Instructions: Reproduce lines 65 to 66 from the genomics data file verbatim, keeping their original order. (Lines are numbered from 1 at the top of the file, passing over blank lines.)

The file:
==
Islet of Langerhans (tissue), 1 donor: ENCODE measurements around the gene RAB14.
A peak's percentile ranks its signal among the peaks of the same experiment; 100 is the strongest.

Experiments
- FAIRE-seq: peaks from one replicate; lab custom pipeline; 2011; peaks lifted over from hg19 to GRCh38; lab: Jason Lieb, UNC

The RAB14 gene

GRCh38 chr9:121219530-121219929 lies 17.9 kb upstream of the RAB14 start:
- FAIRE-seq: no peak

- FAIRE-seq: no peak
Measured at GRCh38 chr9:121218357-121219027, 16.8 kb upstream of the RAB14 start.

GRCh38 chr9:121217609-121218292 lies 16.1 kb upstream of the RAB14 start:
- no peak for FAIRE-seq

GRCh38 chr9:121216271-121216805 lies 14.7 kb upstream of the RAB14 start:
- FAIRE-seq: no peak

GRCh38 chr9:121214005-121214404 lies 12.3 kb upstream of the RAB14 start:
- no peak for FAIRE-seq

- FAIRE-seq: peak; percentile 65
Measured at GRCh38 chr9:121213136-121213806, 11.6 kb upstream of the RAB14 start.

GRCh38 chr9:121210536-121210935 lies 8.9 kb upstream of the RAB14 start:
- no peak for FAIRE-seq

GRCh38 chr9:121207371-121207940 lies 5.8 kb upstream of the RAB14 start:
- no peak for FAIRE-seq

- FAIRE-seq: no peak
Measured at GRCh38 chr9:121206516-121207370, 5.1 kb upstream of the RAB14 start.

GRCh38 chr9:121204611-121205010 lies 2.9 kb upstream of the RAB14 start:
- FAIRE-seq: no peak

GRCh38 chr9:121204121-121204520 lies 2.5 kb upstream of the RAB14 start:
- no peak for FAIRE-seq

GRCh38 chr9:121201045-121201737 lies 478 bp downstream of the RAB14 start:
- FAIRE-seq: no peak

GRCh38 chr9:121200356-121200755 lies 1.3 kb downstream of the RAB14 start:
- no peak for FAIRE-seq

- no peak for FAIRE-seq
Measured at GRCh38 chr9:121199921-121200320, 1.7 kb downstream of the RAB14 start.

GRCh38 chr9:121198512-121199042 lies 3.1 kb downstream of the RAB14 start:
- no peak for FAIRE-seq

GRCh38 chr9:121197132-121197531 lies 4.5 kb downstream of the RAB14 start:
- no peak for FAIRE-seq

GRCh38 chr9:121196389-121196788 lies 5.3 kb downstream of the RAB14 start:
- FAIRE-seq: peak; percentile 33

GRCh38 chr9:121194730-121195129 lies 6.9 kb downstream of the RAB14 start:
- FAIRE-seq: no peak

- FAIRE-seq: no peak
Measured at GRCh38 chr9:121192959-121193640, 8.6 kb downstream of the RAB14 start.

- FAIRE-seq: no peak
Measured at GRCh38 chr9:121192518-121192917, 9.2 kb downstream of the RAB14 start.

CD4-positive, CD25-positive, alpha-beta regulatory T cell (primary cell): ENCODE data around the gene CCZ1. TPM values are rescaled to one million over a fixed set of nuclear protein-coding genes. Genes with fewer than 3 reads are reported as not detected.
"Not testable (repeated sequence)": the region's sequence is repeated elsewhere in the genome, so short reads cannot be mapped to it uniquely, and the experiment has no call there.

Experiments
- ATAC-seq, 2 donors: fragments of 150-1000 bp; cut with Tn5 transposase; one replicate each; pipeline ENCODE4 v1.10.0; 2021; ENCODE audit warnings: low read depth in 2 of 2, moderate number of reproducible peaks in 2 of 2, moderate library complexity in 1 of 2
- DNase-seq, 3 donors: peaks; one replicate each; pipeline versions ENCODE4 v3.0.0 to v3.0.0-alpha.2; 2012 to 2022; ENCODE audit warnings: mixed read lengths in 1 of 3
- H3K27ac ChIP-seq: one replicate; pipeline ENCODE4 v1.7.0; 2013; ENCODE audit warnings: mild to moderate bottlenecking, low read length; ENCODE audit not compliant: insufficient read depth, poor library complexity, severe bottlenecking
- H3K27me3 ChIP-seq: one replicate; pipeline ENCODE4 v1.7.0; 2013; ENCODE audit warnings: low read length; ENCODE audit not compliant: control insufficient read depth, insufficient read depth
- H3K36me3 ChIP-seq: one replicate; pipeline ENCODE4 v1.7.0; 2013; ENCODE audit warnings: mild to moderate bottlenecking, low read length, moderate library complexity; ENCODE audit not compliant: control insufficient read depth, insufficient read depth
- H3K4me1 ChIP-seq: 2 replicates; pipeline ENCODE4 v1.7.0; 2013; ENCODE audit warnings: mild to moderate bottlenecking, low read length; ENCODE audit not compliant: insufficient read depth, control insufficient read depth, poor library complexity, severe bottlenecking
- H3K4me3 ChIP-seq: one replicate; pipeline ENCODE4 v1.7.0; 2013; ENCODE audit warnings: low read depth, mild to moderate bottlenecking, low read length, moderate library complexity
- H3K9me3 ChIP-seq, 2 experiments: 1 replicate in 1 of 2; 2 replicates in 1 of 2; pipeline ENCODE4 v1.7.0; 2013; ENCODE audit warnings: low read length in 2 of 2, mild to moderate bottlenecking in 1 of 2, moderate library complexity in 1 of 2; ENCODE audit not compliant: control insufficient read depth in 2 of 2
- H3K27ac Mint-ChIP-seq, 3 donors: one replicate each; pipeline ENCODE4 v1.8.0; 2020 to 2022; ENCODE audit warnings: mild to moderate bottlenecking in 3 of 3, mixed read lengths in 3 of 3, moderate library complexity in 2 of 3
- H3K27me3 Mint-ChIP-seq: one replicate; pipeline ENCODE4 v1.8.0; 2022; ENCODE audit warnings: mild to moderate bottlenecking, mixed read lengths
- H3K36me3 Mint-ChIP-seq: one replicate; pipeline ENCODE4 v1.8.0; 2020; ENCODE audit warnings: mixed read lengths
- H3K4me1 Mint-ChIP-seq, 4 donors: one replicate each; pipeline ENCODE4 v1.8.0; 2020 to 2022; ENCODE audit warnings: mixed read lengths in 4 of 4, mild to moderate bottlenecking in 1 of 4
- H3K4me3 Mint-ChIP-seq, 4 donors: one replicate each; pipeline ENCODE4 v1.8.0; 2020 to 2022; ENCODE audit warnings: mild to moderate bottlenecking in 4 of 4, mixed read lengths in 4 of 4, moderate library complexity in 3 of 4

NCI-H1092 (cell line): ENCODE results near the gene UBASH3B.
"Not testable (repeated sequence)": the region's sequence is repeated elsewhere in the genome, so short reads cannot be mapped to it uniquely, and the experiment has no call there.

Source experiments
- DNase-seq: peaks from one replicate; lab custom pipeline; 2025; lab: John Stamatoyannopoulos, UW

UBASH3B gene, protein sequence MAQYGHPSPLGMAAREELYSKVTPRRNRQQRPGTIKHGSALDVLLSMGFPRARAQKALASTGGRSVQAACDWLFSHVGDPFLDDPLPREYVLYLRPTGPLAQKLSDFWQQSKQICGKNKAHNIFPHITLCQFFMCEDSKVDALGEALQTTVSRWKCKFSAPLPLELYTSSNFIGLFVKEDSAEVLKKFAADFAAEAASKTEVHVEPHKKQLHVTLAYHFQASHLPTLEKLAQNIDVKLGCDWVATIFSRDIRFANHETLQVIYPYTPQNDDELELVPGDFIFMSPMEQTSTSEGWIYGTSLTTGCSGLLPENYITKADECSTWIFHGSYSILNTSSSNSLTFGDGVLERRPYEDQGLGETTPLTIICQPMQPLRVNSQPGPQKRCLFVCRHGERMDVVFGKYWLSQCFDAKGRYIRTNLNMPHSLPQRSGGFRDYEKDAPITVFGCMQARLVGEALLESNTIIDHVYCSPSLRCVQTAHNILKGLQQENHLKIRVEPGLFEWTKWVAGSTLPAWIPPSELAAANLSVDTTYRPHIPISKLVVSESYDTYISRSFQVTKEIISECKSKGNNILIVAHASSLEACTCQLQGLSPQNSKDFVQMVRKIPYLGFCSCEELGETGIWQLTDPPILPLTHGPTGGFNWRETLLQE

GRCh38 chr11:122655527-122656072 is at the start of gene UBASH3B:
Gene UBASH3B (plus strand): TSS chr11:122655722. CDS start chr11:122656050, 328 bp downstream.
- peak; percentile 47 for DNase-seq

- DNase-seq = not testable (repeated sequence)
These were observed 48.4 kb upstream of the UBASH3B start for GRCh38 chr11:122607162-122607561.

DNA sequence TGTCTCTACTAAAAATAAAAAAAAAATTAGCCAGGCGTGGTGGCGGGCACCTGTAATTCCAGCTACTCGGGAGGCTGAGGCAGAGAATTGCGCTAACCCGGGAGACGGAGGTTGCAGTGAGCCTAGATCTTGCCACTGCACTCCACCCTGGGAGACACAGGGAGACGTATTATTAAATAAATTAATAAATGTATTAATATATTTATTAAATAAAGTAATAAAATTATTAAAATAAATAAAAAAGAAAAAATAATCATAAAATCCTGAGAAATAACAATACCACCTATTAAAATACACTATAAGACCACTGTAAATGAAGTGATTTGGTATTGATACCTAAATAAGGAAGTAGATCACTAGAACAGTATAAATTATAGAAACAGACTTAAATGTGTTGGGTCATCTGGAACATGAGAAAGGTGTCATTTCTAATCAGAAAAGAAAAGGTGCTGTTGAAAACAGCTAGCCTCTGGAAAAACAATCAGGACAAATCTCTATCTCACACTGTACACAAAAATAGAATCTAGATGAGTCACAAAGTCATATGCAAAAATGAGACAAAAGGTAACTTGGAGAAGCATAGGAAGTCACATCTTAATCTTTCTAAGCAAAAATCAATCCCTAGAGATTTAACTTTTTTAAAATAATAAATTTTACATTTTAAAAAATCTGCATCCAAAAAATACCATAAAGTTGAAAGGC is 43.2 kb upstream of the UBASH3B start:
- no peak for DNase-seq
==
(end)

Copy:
- DNase-seq: peaks from one replicate; lab custom pipeline; 2025; lab: John Stamatoyannopoulos, UW

UBASH3B gene, protein sequence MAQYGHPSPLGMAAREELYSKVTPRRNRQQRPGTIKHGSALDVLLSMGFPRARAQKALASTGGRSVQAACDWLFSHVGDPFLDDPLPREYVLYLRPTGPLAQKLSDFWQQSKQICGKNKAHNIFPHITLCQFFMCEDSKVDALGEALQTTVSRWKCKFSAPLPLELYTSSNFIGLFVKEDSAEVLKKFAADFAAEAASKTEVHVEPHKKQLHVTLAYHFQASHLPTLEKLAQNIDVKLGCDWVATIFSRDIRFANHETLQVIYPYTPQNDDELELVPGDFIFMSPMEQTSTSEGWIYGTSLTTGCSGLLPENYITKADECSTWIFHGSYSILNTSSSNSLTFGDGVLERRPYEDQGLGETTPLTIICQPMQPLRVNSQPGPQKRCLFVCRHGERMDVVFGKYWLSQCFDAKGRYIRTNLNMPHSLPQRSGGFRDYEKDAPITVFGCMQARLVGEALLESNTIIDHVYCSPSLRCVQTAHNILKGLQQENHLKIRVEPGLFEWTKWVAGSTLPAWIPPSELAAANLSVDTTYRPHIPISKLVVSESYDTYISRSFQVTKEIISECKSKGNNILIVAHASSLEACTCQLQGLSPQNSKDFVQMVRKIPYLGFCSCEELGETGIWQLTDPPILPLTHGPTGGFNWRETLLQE